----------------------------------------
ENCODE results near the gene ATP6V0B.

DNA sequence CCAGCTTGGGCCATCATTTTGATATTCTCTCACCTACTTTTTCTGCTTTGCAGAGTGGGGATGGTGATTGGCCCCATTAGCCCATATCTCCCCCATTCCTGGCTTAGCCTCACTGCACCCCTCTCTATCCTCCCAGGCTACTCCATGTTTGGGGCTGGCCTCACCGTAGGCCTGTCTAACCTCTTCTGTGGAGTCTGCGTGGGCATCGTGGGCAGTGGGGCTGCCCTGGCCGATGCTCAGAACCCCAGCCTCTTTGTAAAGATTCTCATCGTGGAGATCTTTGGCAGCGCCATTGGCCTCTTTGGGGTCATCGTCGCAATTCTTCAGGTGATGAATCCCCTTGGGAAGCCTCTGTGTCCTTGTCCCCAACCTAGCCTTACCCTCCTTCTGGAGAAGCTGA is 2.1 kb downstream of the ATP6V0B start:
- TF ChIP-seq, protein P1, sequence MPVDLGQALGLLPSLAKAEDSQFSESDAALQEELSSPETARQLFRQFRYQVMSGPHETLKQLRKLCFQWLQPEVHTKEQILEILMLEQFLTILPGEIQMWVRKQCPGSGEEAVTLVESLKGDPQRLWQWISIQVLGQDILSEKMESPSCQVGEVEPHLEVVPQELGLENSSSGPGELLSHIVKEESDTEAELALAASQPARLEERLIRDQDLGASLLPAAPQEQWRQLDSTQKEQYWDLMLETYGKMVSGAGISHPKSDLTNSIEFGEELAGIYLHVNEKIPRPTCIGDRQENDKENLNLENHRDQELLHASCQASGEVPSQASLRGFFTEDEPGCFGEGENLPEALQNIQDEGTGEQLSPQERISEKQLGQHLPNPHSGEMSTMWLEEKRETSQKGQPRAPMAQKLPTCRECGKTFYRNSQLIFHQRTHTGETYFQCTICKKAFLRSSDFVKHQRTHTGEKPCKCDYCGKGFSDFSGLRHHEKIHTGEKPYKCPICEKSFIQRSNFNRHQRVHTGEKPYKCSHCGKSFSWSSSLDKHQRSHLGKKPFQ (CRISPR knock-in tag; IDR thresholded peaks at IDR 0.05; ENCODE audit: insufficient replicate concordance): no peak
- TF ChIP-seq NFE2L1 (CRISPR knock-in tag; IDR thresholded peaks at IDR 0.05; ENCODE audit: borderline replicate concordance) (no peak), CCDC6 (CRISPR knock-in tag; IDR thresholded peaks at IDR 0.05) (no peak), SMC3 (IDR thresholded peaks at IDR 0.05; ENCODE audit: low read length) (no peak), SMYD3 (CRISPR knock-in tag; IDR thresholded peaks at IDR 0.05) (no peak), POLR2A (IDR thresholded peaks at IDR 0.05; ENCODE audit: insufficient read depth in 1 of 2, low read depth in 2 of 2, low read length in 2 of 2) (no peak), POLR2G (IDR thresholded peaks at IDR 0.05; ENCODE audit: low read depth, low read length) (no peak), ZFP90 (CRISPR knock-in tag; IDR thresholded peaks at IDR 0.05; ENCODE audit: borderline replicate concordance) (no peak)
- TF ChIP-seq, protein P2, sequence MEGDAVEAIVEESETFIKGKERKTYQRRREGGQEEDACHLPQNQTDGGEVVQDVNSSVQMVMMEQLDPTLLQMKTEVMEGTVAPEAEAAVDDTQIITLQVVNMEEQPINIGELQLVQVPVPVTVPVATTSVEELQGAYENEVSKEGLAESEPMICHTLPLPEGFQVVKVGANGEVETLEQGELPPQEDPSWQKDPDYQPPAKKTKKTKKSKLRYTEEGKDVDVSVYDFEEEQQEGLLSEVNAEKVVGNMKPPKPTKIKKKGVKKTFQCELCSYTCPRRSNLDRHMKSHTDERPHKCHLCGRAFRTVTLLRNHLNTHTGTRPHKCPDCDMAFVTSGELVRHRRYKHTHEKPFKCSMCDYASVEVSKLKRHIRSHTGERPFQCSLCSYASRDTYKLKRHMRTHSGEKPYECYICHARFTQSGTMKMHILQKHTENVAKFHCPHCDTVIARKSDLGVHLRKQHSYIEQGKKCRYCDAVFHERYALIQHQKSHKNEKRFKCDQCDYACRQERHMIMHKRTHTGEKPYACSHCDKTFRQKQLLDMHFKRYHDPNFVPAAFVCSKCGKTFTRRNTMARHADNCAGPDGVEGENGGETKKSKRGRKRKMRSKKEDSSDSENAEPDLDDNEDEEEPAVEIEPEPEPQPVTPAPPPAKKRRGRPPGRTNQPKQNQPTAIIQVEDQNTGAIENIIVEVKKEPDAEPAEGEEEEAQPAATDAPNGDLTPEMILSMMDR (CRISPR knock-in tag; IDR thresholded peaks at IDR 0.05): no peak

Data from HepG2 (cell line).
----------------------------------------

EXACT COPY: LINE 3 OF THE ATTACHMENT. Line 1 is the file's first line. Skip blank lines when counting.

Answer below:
- TF ChIP-seq, protein P1, sequence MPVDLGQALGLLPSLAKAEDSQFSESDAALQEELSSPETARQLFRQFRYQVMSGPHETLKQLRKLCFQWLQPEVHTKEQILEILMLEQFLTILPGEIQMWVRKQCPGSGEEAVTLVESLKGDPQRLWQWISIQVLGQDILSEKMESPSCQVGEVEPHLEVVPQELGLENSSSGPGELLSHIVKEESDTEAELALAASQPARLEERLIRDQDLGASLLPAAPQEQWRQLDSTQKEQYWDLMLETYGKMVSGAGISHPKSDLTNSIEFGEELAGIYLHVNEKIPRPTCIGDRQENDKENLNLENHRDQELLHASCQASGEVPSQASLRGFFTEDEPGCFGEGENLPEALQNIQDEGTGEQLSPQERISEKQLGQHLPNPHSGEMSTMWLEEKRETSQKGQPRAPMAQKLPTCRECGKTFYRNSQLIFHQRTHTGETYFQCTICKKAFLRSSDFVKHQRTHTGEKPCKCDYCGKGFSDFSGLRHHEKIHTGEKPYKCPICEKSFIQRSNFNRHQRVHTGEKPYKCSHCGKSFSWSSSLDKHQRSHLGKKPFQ (CRISPR knock-in tag; IDR thresholded peaks at IDR 0.05; ENCODE audit: insufficient replicate concordance): no peak